This flashy Bel Air mansion that was listed at $87.8million has been auctioned off – and now the seller is furious

This flashy Bel Air mansion that was listed at $87.8million has been auctioned off – and now the seller is furious

This flashy Bel Air mansion that was listed at $87.8million has been auctioned off - and now the seller is furious

An over-the-top modern mansion in Bel Air went up for $87.8million at auction this week. But the highest bid came in at just under $45.8 million, according to the home’s seller, dermatologist-turned-developer Alex Khadavi.

“Horrible, Horrible, Horrible!” This is how Khadavi described the auction results to CNBC. He filed for Chapter 11 bankruptcy protection two weeks after putting the home on the market last year.

Despite flashy amenities such as a stealthy DJ booth that hydraulically rises from the lounge floor, a black marble-covered car gallery, and a glass and marble bridge suspended above the lobby, the sale auction for the property in the luxury district of Los Angeles failed to reach the $50 million reserve, the lowest amount Khadavi would accept.

“Nobody told me this thing was going to go below, below that level,” he said.

Dr. Khadavi sits atop the DJ booth that rises below the floor of his special home in Bel Air.

Joe Bryant

Khadavi – who owes tens of millions of dollars to several creditors, according to court documents – had hoped the auction would precipitate a sale price high enough to cover his debt. But the doctor told CNBC he was not happy the auction, which ended Monday night, coincided with sharp declines in stocks and crypto.

Khadavi also said he believed his agreement with the auctioneer, Concierge Auctions, prevented the company from launching the auctions below the reserve price. So when the five-day auction opened, he was shocked to see the auction house start bidding $10 million below the lowest price he had agreed to consider. The seller believes this lower than expected starting point set the stage for what happened next.

Bidding was slow, and on the final day of the auction, the highest bid was accepted, and it fell about $4.2 million from the reserve. The last bid of $46.8 million before the auction closed was not realized.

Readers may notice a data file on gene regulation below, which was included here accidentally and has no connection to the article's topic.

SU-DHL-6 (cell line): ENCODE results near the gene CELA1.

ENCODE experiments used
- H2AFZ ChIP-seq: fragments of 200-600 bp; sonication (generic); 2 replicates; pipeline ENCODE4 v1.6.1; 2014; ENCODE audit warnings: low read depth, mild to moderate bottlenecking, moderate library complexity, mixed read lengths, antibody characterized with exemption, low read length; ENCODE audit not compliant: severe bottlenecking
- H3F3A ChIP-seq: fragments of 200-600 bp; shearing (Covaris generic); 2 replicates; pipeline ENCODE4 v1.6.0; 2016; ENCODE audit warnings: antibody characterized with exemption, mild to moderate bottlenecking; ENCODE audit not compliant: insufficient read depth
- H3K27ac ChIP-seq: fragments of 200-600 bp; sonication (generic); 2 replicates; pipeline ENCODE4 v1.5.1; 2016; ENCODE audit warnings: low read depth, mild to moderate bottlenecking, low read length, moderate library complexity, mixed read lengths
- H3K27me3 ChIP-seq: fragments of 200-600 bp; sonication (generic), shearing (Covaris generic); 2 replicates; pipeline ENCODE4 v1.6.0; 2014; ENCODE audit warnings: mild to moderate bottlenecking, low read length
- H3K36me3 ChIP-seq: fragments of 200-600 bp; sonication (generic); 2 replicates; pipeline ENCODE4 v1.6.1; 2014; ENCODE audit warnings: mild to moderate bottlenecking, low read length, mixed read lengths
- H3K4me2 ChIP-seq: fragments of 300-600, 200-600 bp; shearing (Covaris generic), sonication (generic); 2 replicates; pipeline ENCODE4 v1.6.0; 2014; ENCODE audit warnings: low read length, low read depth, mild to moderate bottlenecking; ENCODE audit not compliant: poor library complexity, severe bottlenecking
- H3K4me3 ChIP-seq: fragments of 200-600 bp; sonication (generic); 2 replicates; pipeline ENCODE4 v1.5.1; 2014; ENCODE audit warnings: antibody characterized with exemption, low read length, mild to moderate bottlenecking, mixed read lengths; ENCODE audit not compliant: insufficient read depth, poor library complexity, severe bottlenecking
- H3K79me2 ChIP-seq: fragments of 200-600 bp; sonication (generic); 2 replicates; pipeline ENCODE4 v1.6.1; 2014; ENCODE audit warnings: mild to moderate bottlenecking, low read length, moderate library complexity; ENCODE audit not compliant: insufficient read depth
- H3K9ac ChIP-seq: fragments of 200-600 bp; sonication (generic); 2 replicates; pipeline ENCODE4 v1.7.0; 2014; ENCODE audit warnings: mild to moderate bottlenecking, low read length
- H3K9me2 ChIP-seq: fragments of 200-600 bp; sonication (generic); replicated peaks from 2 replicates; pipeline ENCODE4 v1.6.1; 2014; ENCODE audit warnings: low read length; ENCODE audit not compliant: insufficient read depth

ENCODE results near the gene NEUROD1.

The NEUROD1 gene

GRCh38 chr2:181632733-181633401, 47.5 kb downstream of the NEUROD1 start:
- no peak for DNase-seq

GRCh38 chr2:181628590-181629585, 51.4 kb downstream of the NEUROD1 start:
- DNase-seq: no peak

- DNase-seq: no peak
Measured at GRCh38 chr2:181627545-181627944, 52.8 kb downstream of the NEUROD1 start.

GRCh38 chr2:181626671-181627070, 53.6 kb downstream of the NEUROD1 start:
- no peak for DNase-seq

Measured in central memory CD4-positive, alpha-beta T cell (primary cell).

A screenshot of the auction results from Khadavi’s cell phone.

Alex Khadavi

Concierge Auctions has not commented on Khadavi’s confusion as to why bidding started below his reserve. The auctioneer would not reveal how many bidders actually bid in the auction. But company president Chad Roffers made this statement via email:

“After a spirited auction, the bidding is closed and the highest bid is in the trustee’s hands. With over 80 qualified screenings in the past 60 days, we are confident that market value has been delivered. ”

A glass and marble walkway overlooks the living room and leads to the owner’s wing.

Marc & Tiffany Angeles / Aaron Kirman Group

Generally, a seller is not required to accept an offer below the reserve price, but the auction of the Khadavi property, located at 777 Sarbonne Road, is a little more complicated because it is part of bankruptcy proceedings. Khadavi told CNBC that in early June, the highest existing bid on the home will go to court and if approved, the sale will go ahead whether she likes it or not.

Khadavi is now in a race to find a bid that tops the best bid delivered at the auction and he said he is considering legal action against the auctioneer over what he called a ‘flawed’ bid .

“Honestly, I’m not happy,” said co-listing agent Aaron Kirman of Compass. “We wanted more.”

But Kirman said he doesn’t believe the auction was wrong. “At the end of the day, the highest bidder is the highest,” said the agent, who has participated in several luxury real estate auctions.

A price drop of almost 50% is not unusual for high-end properties that sit on the market for an extended period before finally going up for auction. Based on CNBC’s review of recent ultra-luxury auctions, the top four mansions ever auctioned have had their original asking prices reduced by 68% or more.

The Bel Air deal will include a court-approved 5% auction fee, which will be paid by the buyer, according to the auctioneer’s website. That would bring the property’s current offering to just over $48 million. If the sale is approved by the court, the mansion would be the fourth most expensive house ever sold at auction.

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